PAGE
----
Also check out the prequels Dead Man's Walk (About Gus and Calls first adventures as Rangers) and Comanche Moon (About how Call and Gus became legends). Then check out Streets of Laredo (takes place several years after Lonesome Dove). You'll be surprised at who Laurie ended up getting married to.

  6. Oh my goodness we have to stop using bad ways of telling how many fish there are! 🍥 I want to know the real number! 🎏🎐🎣🐟🐠🐡 And not how many are the rare ones left. ↖️

  7. Maybe we should start breeding fish and catching fish when populations are too high! That way we can have enough food, and enough fish to keep the ecosystem healthy. Plus stop making the earth warmer.

  8. Hold up. If there are 3 quadrillion fish, you're saying 1 quadrillion are bristlemouths? So a third of all fish are bristlemouths? Or maybe those don't count as fish?

  9. "A black pool populated by a few thousand stars" – this could only have been written by someone who has never seen the night sky away from city lights. Out in the preindustrial dark, the sky is thick with stars, numberless as sand on the sea shore.

  10. so you mean there are 300 trillion times 10 fish in the water so 3 quadrillion? so you mean 33% of the fish are finger sized? if you know what i mean o_o mhmmm

  11. I'll never buy that fucking cheese! It doesn't matter how much protein there is, I'll never buy it. (Mostly because of the horrendous amount of ads. Stop it)

  12. Omg I accidentally clicked the description and saw when this was uploaded it’s was made on my birthday 🎂

  13. You realize that fish can swim and if you counted them they could have swam to a different spot and be counted again

  14. Net counts had given an estimate of about 300 trillion fish, but the fish-o-scope method revealed that there are roughly ten times it. Now, the estimate is about 3 quadrillion, right? But there is an estimate of about 1 quadrillion bristlemouths, wich means that they alone are 1/3 of all fish in the ocean. Is that right?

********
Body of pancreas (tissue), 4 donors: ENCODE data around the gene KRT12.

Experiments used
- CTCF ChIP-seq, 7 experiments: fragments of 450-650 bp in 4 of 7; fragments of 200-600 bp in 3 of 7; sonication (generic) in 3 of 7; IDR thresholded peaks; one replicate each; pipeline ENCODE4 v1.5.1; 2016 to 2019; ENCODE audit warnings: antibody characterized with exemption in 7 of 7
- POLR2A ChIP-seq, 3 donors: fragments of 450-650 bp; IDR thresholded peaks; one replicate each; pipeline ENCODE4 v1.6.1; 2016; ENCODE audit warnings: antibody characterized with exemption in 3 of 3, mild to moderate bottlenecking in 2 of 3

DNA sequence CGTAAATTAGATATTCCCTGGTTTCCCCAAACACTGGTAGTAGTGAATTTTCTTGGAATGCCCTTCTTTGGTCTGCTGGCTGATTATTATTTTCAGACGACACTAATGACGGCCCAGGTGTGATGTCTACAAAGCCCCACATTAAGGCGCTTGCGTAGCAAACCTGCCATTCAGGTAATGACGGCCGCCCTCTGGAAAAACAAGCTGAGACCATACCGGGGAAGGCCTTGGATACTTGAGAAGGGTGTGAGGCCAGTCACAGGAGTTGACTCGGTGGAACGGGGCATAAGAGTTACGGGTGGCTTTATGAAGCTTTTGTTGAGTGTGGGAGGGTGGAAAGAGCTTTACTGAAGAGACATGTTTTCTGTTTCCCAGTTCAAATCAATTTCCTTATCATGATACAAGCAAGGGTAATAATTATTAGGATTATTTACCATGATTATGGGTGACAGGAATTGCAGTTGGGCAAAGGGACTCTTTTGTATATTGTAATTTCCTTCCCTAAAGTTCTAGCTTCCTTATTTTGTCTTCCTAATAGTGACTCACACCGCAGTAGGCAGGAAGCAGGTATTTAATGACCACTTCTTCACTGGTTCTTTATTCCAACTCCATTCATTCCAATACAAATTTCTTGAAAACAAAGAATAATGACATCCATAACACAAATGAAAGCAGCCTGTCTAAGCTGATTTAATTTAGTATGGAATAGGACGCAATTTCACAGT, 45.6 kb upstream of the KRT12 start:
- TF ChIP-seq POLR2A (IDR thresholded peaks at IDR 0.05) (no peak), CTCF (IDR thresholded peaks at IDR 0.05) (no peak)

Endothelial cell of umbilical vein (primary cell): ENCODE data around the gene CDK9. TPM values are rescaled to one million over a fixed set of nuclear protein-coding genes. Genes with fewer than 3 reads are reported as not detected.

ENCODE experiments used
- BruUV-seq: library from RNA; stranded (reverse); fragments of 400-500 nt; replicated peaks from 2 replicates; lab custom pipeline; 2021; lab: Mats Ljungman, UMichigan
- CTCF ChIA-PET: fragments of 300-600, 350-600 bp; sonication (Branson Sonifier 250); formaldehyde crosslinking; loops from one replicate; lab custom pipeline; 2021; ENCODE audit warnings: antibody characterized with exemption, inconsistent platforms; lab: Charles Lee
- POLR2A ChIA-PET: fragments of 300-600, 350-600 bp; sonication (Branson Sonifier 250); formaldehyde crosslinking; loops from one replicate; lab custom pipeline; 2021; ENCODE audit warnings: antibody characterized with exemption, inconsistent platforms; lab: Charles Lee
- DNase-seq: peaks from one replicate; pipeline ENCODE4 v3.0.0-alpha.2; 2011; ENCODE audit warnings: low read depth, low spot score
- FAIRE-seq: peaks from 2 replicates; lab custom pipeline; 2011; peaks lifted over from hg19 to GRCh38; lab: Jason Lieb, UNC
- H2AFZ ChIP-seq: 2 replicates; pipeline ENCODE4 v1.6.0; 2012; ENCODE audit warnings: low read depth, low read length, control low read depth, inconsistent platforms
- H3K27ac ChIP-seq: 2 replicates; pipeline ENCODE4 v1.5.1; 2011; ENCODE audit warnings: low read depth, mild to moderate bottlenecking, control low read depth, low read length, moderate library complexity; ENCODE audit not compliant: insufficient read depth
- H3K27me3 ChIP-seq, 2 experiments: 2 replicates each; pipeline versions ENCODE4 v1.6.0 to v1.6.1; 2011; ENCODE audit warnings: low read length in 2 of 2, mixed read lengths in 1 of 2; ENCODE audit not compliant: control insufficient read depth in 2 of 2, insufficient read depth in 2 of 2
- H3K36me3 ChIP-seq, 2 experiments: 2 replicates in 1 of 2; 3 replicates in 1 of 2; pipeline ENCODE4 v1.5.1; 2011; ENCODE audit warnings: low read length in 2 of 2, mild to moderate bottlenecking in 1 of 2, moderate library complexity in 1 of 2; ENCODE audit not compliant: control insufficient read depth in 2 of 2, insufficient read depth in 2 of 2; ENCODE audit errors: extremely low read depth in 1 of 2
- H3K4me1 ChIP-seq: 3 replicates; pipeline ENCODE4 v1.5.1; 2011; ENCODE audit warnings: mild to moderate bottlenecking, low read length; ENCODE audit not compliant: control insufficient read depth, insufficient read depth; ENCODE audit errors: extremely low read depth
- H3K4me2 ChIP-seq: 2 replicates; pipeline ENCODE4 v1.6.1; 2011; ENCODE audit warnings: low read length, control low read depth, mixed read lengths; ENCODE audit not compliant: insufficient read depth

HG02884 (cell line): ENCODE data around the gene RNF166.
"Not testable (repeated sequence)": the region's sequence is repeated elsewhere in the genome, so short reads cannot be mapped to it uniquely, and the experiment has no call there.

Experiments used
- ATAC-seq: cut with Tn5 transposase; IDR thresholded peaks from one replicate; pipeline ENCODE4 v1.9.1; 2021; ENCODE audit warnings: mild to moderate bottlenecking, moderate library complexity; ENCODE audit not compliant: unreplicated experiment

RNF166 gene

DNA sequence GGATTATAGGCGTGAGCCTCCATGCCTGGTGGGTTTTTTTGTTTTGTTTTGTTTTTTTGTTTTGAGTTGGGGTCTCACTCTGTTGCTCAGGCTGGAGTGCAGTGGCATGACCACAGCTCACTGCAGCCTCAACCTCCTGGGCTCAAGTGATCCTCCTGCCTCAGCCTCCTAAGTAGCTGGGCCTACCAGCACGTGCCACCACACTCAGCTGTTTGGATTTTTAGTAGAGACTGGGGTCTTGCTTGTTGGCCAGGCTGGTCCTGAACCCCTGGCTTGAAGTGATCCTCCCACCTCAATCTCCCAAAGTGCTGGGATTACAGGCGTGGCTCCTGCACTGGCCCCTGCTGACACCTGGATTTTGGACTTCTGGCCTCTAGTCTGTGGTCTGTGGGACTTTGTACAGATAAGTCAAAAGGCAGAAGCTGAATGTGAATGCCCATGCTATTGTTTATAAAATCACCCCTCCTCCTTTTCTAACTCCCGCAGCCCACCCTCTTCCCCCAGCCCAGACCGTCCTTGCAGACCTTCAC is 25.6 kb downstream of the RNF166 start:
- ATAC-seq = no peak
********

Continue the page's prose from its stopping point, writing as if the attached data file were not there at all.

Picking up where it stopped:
15. This video, amongst many other videos on this channel, have taught me more information in an hour than school has in my entire lifetime and so I'm gonna subscribe

  16. It's an alternative to shallow fishing, it would be a wise move for nations to coordinate an alternating schedule for deep and shallow fishing in an effort to help ease the pressure on existing fish stocks… Just a shame most of the deep sea fish look kinda creepy and don't have much muscle meat compared to other fishes.

    Then again, we only know of about 10% of our planet and 3% of our oceans so you never know, we may find better alternatives through continued exploration…

  17. So you're telling me to fish effectively, I should move My trawl up and down left and right all over for more catch?

  18. When did we start these attempts to count fish by netting them in a trawler, and for how many decades prior had fish populations been subjected to selection pressure for ‘run like bloody hell the second Johnny Human appears’

  19. According to the fish a scope method there are around 3 quadrillion with 1/3 being bristlemouths?